Fact or fiction? Five pregnancy 'myths' under the microscope
All mothers-to-be have heard they should 'eat for two', but is the claim based on sound evidence? Lisa Salmon asks a nutritionist
When you're pregnant, particularly for the first time, it's easy to feel bombarded with conflicting advice from well-meaning friends and family, not to mention healthcare experts, books and the internet, about what to eat and how (or whether at all) to exercise.
When you're coming across mixed messages, which do you follow?
First and foremost, the most important thing is to speak to your doctor, midwife and health visitor about any queries or concerns. And keep in mind that everybody's pregnancy and health needs can be slightly different, so it's vital to get the advice that's best for you.
That said, there are some general themes and guidelines that frequently crop up - and knowing what to believe isn't always clear.
"Pregnancy is a hugely exciting time for everyone, but you might find that as soon as you mention you're pregnant, you're inundated with advice, old wives' tales and endless lists of things you can and can't do," says Frida Harju-Westman, in-house nutritionist at health app, Lifesum (lifesum.com).
"When it comes to nutrition, it's essential that you decipher fact from fiction because so much of the baby's growth is tied into what you eat."
Here are five of the most common pregnancy diet and exercise 'myths' and Harju-Westman's take on them...
1. Eating for two
Pregnancy is the perfect excuse to eat as much as possible of whatever you like, right?
Wrong. You don't actually need to have more than your usual calorie intake during the first trimester - only increasing calories towards the middle half of the second and then into the third trimesters.
Harju-Westman explains: "The logic here is quite simple. While you're technically eating for two, only one of the two is a grown human - a baby doesn't need as many calories as an adult."
It is true, however, that there are some foods that are best avoided during pregnancy due to the associated risks from harmful microbes.
These include some soft cheeses, pates, raw meat or fish and raw or partly cooked eggs.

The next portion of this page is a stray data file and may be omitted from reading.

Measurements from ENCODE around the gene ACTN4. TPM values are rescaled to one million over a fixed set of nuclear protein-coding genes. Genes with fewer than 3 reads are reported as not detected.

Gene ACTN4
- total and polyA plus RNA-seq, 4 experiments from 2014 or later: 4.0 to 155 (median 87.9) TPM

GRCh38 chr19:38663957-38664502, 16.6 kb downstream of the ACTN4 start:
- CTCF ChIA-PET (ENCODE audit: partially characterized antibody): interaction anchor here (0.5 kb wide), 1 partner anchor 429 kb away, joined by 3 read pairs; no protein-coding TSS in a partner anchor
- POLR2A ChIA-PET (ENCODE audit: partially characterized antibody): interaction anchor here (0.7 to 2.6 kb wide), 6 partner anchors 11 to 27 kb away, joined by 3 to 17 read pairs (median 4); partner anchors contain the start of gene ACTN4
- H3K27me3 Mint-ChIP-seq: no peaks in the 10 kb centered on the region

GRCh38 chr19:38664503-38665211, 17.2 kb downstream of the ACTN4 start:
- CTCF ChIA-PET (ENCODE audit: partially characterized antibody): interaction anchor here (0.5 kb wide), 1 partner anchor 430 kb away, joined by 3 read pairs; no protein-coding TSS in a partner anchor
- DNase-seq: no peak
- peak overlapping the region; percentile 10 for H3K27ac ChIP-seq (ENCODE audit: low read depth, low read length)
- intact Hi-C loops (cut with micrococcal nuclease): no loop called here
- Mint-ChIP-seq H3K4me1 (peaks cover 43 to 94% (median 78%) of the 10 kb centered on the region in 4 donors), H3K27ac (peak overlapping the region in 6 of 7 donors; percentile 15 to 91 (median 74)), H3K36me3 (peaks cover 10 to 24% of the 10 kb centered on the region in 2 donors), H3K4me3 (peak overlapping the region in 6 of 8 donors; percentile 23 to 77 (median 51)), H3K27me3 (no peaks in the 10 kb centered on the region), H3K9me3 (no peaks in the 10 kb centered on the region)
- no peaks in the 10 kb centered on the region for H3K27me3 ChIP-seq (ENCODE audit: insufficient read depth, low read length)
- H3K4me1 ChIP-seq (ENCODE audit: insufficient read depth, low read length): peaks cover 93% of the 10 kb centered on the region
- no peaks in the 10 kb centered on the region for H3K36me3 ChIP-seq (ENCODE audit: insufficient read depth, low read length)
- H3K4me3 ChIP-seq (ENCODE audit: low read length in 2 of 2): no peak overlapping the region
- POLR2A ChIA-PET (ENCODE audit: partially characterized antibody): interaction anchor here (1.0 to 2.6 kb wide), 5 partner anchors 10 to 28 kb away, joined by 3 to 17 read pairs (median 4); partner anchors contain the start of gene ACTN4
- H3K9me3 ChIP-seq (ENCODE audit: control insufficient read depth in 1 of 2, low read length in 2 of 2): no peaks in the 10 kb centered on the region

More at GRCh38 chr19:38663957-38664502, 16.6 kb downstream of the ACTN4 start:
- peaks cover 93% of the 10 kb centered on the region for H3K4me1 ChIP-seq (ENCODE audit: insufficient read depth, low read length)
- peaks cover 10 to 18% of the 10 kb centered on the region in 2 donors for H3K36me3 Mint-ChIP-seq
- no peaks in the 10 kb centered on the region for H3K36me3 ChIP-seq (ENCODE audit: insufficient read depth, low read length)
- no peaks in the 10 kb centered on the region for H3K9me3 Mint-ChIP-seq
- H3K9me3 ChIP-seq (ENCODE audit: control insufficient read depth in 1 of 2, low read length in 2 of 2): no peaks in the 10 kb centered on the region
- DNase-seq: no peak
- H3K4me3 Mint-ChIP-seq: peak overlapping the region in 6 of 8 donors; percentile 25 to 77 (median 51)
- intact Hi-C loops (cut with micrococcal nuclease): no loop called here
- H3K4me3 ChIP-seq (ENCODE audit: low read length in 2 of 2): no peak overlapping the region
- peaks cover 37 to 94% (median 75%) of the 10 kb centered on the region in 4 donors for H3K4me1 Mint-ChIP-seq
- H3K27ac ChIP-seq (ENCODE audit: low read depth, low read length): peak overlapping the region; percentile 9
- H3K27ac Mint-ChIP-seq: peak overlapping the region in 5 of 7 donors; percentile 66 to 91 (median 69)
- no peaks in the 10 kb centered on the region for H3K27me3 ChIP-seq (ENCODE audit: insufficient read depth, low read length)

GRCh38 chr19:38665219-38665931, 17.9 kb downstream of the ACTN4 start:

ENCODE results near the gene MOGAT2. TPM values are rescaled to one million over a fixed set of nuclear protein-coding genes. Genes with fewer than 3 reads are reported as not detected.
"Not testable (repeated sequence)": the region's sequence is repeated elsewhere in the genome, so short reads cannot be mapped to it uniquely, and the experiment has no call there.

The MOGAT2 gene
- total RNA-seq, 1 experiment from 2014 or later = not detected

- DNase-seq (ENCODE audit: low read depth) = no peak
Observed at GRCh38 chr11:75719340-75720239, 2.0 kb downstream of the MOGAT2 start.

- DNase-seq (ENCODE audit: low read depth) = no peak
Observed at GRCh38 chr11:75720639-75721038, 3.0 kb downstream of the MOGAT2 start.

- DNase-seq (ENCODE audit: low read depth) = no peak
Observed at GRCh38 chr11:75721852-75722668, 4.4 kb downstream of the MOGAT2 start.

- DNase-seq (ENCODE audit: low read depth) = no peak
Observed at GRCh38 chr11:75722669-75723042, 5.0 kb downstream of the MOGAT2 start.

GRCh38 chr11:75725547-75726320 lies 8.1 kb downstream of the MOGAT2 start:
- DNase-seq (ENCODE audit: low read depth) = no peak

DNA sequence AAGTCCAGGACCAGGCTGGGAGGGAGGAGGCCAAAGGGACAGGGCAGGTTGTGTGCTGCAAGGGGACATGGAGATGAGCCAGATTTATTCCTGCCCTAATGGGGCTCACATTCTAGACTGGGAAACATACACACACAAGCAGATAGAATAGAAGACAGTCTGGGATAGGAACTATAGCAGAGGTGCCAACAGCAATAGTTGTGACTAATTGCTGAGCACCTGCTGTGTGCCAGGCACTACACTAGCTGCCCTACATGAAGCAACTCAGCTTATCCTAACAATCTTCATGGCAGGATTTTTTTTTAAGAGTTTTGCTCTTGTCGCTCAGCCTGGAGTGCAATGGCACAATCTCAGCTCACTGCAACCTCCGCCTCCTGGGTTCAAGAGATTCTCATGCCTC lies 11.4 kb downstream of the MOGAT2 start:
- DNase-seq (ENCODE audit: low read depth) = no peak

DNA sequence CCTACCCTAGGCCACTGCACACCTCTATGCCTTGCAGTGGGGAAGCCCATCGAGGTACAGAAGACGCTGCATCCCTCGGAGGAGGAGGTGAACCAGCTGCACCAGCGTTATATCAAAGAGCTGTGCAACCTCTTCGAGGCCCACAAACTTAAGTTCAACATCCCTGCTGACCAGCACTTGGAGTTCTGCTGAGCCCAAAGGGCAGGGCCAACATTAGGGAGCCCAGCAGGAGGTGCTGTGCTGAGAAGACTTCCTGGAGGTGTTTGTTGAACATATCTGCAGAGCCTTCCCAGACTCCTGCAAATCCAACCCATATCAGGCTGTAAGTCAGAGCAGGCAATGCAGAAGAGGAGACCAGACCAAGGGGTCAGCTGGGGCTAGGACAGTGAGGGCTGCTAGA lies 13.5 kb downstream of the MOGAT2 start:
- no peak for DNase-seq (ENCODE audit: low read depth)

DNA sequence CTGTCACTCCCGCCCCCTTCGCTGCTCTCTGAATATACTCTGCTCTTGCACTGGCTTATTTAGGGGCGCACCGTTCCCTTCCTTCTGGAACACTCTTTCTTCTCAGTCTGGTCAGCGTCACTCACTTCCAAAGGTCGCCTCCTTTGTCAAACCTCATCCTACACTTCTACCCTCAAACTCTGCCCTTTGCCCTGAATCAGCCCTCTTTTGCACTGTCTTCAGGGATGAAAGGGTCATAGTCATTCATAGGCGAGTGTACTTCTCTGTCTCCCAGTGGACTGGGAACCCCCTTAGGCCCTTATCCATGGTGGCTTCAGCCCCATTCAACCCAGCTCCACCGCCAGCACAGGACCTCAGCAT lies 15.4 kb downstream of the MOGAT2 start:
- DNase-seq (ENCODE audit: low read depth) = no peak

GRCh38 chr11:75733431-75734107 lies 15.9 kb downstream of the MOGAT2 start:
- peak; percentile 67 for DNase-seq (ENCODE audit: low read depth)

2. No coffee
When it comes to pregnancy and coffee, the lines are a little blurred, says Harju-Westman. Some say you shouldn't have coffee at all, while others say your usual amount is fine (within reason).
According to a 2015 study by the European Food Authority, pregnant women can have 200mg of caffeine per day, which is the equivalent of two mugs of instant coffee (the NHS give this advice too).
"The choice is really up to you," says Harju-Westman. "If you feel you can't make it through the day without a cup of coffee, you're safe and can enjoy your morning caffeine.
"If you'd prefer to avoid caffeine, stick to tea, which has a lot less caffeine than coffee."
3. Forget fish
Opinions on fish are split. Harju-Westman says it's true that some fish containing high levels of mercury should be avoided during pregnancy, but pregnant women can safely enjoy anchovies, clams, crab, haddock, hake, herring, mackerel, oysters, salmon, scallops, shrimp and calamari (providing it's all properly cooked).
However, it's best to avoid tuna, sea bass and swordfish, as these contain high levels of mercury, Harju-Westman says.
Studies suggest that oily fish provides a host of health benefits, but it's still sensible to be mindful of how much you're consuming. The NHS suggests no more than two portions a week.
Harju-Westman warns that pregnant women shouldn't eat sushi. "It's advisable to avoid raw fish, because it can sometimes contain small worms known as anisakis, which can make you sick," she explains.
4. Eliminate exercise
Harju-Westman points out that for many years, women were told they should stop all exercise as soon as they find out they're pregnant and just relax.
"This is definitely a myth," she says, "because exercise not only helps us stay fit and healthy, but it also makes us happier and makes it easier to get back in shape after birth."
The Royal College of Obstetricians and Gynaecologists, the National Childbirth Trust and the National Institute for Health and Care Excellence all recommend moderate exercise to help reduce the risk of gestational diabetes, cardiovascular disease and excess gestational weight gain.
Of course, it's still important to be sensible, and nobody's suggesting you embark on a an intensive fitness regime for the first time ever when you're pregnant. Most exercise you did before pregnancy will be safe, but check with your doctor or midwife.
People who weren't very active pre-pregnancy can keep their fitness up with walking and gentle swimming.
You might find you become breathless or feel hot more quickly during pregnancy. As a general rule, a light to moderate level should allow you to hold a conversation as you work out.
If you become breathless as you talk, you may be exercising too strenuously.
5. Drop the salt
A common myth around pregnancy is that salt contributes to swelling, says Harju-Westman.
"First of all, some swelling during pregnancy is absolutely normal, but if you're concerned, you should really look at your overall diet to make sure you're getting enough protein and water, as well as rest," she adds.
She says sodium is an important electrolyte which helps the body regulate fluids and, as a woman's sodium metabolism can be affected by hormones, she should try to have the general recommended amount - no more than 6g of salt a day (2.4g sodium) or around one teaspoon. Remember, salt is often 'hidden' in many foods, so check labels if you're unsure.